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Ph.D.s on the Market 

[ Aarushi Bhandari | Helana Darwin | Andrew Hargrove ]

 


Aarushi Bhandari

Aarushi Bhandari

Specialty Areas 

  • International Development
  • Global and Transnational Socology
  • Gender Inequality
  • Information and Communication Technologies
  • Quantitative and Mixed Methods
  • Health and Wellbeing
  • Food and Agriculture

Advisors

Ph.D.

  • Expected May 2020

email

CV


                                                 

 

 Aarushi Bhandari is a PhD Candidate in Sociology at Stony Brook University. Aarushi’s dissertation “Mobile Phone Distribution and Global Food Security” was awarded the National Science Foundation Doctoral Dissertation Research Improvement (NSF DDRI) grant for the 2019-2020 academic year. Her dissertation features three distinct empirical studies addressing contemporary phenomena in international development. More specifically, these cross-national quantitative studies evaluate the rising salience of Information and Communication Technologies (ICTs) within development policy discourse. In the 20 years between 1995 to 2015, the average number of mobile phones within developing countries increased from a few hundred thousand to about 40 million. In this time period, development policymakers led by the United Nations have broadly expanded ICTs for development initiatives, suggesting these technologies can uplift developing populations from poverty and food insecurity. Aarushi’s dissertation formally evaluates these claims for empirical merit, addressing limitations like the gender digital divide, and exploitative core-periphery dynamics. The first study from her dissertation “Gender Inequality in Mobile Technology Access: The Role of Economic and Social Development” was published in  Information, Communication and Society in 2019. Aarushi has also previously published on topics of gender and global food security in  Sociological Quarterly and  Sociology Compass. Aarushi is a first-generation immigrant from Nepal and has lived in the U.S. since 2009.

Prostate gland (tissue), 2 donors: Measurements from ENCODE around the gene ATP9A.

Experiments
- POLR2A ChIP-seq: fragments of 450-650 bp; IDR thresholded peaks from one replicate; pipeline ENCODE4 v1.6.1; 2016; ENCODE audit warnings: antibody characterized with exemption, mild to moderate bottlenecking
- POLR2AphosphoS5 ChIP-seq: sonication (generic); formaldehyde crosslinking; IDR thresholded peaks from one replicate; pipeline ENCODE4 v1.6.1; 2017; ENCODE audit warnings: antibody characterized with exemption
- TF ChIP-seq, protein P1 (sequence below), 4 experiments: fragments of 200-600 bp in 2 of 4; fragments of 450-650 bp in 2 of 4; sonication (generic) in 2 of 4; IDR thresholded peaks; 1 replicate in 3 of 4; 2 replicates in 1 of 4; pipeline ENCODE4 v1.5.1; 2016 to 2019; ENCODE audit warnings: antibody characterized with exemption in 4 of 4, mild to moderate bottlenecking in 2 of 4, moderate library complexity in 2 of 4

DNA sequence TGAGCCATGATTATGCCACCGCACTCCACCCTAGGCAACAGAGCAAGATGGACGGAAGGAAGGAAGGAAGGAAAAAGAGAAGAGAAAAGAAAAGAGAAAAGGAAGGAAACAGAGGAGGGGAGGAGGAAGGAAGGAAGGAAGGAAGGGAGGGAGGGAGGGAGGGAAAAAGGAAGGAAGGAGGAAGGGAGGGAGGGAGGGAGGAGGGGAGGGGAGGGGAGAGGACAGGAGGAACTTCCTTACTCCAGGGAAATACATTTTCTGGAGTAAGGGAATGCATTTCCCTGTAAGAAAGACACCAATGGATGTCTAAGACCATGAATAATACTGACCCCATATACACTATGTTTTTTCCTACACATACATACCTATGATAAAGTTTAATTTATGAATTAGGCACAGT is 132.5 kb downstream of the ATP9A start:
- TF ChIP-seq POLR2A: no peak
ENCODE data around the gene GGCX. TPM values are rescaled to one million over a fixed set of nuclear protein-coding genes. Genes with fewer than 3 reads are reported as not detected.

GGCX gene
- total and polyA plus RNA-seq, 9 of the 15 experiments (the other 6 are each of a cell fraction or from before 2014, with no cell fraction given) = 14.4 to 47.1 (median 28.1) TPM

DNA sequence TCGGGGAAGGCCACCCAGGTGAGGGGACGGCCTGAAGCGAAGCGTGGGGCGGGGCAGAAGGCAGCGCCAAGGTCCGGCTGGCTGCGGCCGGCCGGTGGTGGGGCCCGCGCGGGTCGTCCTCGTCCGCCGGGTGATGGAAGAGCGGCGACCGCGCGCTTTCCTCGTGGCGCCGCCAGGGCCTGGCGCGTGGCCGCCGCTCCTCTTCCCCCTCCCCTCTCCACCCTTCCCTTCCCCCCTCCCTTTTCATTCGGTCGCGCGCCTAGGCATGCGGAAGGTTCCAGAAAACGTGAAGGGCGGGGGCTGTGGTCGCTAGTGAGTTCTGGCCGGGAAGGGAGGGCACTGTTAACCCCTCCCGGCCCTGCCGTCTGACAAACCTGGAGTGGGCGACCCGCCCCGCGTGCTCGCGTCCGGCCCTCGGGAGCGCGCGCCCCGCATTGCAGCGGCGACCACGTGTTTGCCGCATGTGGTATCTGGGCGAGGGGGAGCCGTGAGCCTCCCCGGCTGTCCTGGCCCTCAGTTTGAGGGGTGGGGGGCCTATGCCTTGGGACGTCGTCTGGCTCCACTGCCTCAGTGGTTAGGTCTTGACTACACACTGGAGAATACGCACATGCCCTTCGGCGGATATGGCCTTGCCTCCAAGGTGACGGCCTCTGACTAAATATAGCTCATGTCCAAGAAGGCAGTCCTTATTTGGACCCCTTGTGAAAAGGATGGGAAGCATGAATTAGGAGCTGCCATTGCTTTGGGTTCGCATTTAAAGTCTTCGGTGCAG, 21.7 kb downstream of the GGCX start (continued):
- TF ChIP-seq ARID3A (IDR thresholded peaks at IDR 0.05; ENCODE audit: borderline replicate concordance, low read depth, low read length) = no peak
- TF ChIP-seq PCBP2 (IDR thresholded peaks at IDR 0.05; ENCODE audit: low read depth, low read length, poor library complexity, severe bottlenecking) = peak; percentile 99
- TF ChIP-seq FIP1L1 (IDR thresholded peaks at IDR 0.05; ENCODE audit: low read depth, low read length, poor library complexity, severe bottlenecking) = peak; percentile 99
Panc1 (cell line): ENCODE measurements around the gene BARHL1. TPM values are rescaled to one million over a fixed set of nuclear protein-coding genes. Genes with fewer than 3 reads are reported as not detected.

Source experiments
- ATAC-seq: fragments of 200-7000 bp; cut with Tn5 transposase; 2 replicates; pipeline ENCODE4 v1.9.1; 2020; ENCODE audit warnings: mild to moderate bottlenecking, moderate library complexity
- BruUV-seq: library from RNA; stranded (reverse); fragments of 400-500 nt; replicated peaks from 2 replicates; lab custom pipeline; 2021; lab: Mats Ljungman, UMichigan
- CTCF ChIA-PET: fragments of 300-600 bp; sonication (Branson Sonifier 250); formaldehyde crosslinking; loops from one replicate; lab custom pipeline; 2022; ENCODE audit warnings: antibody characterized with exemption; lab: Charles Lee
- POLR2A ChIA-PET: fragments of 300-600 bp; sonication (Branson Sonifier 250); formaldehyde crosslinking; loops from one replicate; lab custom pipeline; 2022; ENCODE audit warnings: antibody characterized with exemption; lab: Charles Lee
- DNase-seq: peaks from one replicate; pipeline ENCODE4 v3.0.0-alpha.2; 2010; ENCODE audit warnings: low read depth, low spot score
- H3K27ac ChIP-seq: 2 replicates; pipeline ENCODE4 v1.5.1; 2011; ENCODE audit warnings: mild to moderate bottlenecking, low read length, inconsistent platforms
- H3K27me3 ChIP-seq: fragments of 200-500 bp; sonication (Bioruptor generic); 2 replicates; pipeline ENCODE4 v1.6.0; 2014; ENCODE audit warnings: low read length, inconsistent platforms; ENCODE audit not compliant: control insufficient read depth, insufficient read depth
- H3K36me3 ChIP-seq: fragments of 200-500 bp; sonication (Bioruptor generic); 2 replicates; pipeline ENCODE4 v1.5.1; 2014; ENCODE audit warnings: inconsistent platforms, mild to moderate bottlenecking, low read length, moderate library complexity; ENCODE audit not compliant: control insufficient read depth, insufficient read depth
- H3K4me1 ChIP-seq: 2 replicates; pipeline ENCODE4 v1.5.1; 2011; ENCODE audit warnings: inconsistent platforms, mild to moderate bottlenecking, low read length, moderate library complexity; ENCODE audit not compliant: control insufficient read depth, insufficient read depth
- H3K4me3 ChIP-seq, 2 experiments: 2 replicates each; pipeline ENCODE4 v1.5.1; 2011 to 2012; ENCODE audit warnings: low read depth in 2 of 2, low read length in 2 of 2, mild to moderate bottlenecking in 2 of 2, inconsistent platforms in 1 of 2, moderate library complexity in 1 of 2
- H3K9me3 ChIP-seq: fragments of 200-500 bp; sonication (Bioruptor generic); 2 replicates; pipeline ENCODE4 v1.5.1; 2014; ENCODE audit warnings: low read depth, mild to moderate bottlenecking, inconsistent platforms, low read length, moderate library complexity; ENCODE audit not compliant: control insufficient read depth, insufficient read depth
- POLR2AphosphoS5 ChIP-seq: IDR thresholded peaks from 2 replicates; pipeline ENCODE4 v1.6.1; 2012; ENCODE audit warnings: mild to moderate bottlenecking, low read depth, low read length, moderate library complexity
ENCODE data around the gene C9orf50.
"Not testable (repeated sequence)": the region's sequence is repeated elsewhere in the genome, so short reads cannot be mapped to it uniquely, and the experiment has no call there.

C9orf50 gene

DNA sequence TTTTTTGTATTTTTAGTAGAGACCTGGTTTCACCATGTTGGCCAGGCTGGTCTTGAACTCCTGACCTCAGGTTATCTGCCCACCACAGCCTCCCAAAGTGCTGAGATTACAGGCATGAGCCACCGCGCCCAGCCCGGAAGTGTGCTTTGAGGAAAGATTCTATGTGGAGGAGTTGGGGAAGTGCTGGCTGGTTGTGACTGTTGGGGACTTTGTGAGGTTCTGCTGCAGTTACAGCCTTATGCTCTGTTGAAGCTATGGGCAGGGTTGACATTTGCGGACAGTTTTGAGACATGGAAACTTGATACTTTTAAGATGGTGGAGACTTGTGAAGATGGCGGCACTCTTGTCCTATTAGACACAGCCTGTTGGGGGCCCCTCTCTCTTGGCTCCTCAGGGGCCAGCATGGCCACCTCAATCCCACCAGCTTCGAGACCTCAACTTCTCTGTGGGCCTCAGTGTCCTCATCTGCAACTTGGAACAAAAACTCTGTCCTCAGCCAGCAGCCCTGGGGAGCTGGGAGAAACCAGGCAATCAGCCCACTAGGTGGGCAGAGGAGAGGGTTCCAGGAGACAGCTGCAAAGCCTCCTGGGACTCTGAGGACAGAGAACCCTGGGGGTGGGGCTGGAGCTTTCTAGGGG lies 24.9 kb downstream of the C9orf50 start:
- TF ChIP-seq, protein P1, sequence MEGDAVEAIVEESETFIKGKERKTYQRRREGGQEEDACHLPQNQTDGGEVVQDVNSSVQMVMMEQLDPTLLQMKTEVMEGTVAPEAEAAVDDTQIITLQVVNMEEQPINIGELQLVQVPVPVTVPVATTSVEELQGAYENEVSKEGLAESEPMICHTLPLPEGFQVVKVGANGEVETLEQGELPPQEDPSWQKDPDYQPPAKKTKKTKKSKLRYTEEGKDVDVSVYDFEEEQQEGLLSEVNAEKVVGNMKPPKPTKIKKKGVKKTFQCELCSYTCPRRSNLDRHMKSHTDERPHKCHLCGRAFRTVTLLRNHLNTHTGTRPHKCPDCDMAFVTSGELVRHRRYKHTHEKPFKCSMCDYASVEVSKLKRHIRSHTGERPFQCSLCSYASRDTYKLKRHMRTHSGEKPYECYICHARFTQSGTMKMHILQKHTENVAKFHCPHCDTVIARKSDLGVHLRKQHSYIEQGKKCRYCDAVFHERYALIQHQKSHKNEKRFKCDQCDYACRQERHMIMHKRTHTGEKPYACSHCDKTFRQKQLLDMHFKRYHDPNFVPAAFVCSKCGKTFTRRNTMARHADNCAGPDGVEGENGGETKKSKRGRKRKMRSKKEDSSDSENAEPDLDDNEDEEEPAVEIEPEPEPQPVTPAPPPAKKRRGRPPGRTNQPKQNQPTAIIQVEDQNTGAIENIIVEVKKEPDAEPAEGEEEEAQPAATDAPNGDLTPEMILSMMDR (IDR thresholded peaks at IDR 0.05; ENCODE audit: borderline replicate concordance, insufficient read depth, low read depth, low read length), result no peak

Peer Reviewed Publications:


Bhandari, A. 2019. “Gender Inequality in Mobile Technology Access: The Role of Economic and Social Development.” Information, Communication & Society, 1-17  

Bhandari, A. and Burroway, R. 2018 . “Hungry for Equality: A Longitudinal Analysis of Women’s Legal Rights and Hunger in Developing Countries.”  The Sociological Quarterly 1-25

Bhandari, A. 2017. "Women's Status and Global food security: An overview."   Sociology Compass 11-5.

Selected Publications in Progress:

Bhandari, A. “ICT for Development? Latent growth curve models connecting ICTs, women’s status and global food security”